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The chairman is not proposing new rules that would replace the ones the FCC already adopted. But he said he will try to strengthen these rules to ensure they protect consumers and entrepreneurs, as well as stand up to legal challenges. This last point is an important one, considering that the FCC has lost twice already in court: first defending Open Internet "principles" and again, a few years later, defending actual Open Internet regulation. But this time, Wheeler thinks the agency will get it right. In the federal Court of Appeals decision in January, the justices agreed that the FCC has the authority to regulate the openness of the Internet. But they did not agree on the FCC's legal basis for establishing those rules. So the court sent the FCC back to the drawing board to write new rules. And the court also provided a kind of legal blueprint for the agency to use in crafting these new rules.
Wheeler says the FCC's new proposal is an attempt to off white iphone case iphone case maintain the spirit of the 2010 rules, while ensuring that these new rules will be able to withstand future legal challenges, Specifically, Wheeler said the new rules will not "change the underlying goals of transparency, no blocking of lawful content, and no unreasonable discrimination among users established by the 2010 Rule."Much of the recent kerfuffle with regard to the FCC's proposal has to do with the third rule established by the 2010 Open Internet rules, which deals with prohibiting "unreasonable discrimination" among users..
Critics say the FCC has changed its position and is welcoming broadband providers to create so-called fast lanes that they could sell to the highest bidders. The fear is that broadband providers like Comcast or Verizon could create HOV-type lanes on the information super-highway, and content companies like Netflix or Amazon could pay for access to that priority lane so that their traffic would arrive more quickly and with better quality to their end users. Consumer advocates fear such offers from broadband providers would also mean that services that didn't pay for priority would be relegated to the Internet slow lanes, resulting in poor experiences for their customers.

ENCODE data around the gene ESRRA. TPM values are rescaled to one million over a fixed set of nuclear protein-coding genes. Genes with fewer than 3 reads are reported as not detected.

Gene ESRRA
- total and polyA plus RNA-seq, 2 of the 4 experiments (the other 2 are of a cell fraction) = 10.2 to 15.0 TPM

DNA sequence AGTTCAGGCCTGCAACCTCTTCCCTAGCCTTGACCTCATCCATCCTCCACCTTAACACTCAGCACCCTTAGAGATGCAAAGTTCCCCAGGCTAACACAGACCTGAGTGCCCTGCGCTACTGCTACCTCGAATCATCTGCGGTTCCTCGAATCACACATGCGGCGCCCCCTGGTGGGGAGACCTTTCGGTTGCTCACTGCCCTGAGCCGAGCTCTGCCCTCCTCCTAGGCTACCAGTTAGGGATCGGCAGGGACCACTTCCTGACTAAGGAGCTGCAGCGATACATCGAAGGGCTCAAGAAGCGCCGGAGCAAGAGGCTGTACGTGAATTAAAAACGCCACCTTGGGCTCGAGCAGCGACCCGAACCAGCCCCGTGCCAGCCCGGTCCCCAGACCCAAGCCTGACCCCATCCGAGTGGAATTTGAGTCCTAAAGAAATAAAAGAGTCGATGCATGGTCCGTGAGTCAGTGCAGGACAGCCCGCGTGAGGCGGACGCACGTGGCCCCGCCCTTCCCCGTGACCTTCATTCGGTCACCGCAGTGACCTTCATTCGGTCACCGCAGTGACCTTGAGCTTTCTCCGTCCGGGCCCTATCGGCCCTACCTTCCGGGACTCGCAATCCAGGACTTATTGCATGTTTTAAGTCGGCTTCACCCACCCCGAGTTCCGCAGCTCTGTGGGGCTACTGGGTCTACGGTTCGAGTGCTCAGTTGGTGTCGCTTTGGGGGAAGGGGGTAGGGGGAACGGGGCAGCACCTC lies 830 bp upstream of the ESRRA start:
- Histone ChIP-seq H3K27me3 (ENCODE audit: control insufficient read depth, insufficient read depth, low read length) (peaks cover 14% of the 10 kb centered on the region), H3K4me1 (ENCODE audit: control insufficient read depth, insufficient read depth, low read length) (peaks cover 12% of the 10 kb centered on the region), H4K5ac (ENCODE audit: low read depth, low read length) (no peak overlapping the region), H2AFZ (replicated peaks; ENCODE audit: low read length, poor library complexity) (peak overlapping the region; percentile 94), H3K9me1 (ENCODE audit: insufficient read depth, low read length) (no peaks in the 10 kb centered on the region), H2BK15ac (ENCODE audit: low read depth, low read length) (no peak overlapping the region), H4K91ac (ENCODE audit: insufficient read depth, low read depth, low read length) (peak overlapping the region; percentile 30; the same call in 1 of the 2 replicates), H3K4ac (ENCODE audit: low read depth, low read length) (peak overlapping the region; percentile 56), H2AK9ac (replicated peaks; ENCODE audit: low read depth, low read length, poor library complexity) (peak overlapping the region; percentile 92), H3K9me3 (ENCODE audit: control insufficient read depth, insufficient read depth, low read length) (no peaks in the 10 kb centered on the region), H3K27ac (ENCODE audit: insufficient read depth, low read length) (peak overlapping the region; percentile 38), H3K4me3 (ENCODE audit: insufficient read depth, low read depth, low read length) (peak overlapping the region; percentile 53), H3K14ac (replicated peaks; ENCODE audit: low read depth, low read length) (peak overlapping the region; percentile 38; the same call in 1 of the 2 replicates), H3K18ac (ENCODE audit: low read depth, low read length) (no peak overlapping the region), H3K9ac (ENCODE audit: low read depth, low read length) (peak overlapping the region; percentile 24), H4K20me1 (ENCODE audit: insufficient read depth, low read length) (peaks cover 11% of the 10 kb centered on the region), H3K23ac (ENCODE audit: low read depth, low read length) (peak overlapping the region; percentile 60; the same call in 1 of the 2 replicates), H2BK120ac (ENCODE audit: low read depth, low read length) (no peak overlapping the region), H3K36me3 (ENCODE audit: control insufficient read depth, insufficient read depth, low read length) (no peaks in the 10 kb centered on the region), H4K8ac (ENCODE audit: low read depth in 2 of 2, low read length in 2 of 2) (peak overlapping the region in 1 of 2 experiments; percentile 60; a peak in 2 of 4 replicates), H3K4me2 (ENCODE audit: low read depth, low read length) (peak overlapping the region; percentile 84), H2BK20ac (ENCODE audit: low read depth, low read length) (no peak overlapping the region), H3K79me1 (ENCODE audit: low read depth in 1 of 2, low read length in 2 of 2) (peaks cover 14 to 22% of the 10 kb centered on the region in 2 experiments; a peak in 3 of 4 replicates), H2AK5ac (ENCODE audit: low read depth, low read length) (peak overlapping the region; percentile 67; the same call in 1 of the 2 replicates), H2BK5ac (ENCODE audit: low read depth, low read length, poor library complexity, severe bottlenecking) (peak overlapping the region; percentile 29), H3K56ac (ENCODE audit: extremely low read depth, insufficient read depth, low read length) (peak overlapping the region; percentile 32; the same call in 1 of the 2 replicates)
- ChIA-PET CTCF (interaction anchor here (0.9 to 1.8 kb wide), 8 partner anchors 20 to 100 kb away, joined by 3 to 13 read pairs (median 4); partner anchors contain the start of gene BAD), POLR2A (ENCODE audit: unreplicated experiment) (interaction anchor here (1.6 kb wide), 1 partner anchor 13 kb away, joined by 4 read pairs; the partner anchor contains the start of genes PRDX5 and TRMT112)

The other worry is that if Netflix or Amazon is paying for the fast lane, they will pass those costs onto consumers, and indirectly, consumers, who are already off white iphone case iphone case paying for higher-speed broadband, will pay even more for certain service subscriptions, I can't say one way or another if these fears would ever play out or even if this scenario did play out whether it would harm consumers, One could easily argue that customers of streaming-video services might appreciate better quality of service, This would likely mean less buffering and better-quality video during peak times of Internet usage, It could also be easily argued that services like Netflix and Amazon are already raising prices on their services, and will likely continue to do so, regardless of whether they pay for priority access on broadband networks..